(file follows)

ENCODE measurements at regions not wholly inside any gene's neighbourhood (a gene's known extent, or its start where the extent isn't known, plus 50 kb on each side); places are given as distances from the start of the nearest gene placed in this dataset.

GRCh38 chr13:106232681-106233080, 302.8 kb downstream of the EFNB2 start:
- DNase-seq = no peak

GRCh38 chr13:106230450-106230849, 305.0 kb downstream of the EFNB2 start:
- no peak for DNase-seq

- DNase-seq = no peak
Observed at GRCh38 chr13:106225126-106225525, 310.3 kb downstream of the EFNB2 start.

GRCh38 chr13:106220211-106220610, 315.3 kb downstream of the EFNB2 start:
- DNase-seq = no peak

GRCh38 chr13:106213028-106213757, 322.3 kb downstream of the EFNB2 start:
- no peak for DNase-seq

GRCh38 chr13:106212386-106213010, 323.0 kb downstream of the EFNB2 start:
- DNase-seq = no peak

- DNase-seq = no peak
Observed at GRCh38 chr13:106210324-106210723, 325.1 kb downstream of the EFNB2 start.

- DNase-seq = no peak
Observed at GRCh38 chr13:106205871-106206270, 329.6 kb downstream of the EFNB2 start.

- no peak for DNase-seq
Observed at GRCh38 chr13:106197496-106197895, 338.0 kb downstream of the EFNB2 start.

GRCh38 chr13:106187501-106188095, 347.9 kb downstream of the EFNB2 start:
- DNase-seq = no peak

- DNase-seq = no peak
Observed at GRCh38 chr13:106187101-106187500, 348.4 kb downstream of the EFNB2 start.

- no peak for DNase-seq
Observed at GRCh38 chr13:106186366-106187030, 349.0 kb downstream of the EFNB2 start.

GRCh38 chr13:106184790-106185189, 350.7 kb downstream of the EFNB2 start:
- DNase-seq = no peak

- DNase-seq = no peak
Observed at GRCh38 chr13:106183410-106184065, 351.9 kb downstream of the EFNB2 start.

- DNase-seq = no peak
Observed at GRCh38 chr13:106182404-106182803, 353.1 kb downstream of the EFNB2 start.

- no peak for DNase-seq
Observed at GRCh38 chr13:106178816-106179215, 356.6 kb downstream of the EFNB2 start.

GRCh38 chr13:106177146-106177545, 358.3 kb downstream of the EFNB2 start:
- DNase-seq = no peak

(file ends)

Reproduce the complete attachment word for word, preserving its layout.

ENCODE measurements at regions not wholly inside any gene's neighbourhood (a gene's known extent, or its start where the extent isn't known, plus 50 kb on each side); places are given as distances from the start of the nearest gene placed in this dataset.

GRCh38 chr13:106232681-106233080, 302.8 kb downstream of the EFNB2 start:
- DNase-seq = no peak

GRCh38 chr13:106230450-106230849, 305.0 kb downstream of the EFNB2 start:
- no peak for DNase-seq

- DNase-seq = no peak
Observed at GRCh38 chr13:106225126-106225525, 310.3 kb downstream of the EFNB2 start.

GRCh38 chr13:106220211-106220610, 315.3 kb downstream of the EFNB2 start:
- DNase-seq = no peak

GRCh38 chr13:106213028-106213757, 322.3 kb downstream of the EFNB2 start:
- no peak for DNase-seq

GRCh38 chr13:106212386-106213010, 323.0 kb downstream of the EFNB2 start:
- DNase-seq = no peak

- DNase-seq = no peak
Observed at GRCh38 chr13:106210324-106210723, 325.1 kb downstream of the EFNB2 start.

- DNase-seq = no peak
Observed at GRCh38 chr13:106205871-106206270, 329.6 kb downstream of the EFNB2 start.

- no peak for DNase-seq
Observed at GRCh38 chr13:106197496-106197895, 338.0 kb downstream of the EFNB2 start.

GRCh38 chr13:106187501-106188095, 347.9 kb downstream of the EFNB2 start:
- DNase-seq = no peak

- DNase-seq = no peak
Observed at GRCh38 chr13:106187101-106187500, 348.4 kb downstream of the EFNB2 start.

- no peak for DNase-seq
Observed at GRCh38 chr13:106186366-106187030, 349.0 kb downstream of the EFNB2 start.

GRCh38 chr13:106184790-106185189, 350.7 kb downstream of the EFNB2 start:
- DNase-seq = no peak

- DNase-seq = no peak
Observed at GRCh38 chr13:106183410-106184065, 351.9 kb downstream of the EFNB2 start.

- DNase-seq = no peak
Observed at GRCh38 chr13:106182404-106182803, 353.1 kb downstream of the EFNB2 start.

- no peak for DNase-seq
Observed at GRCh38 chr13:106178816-106179215, 356.6 kb downstream of the EFNB2 start.

GRCh38 chr13:106177146-106177545, 358.3 kb downstream of the EFNB2 start:
- DNase-seq = no peak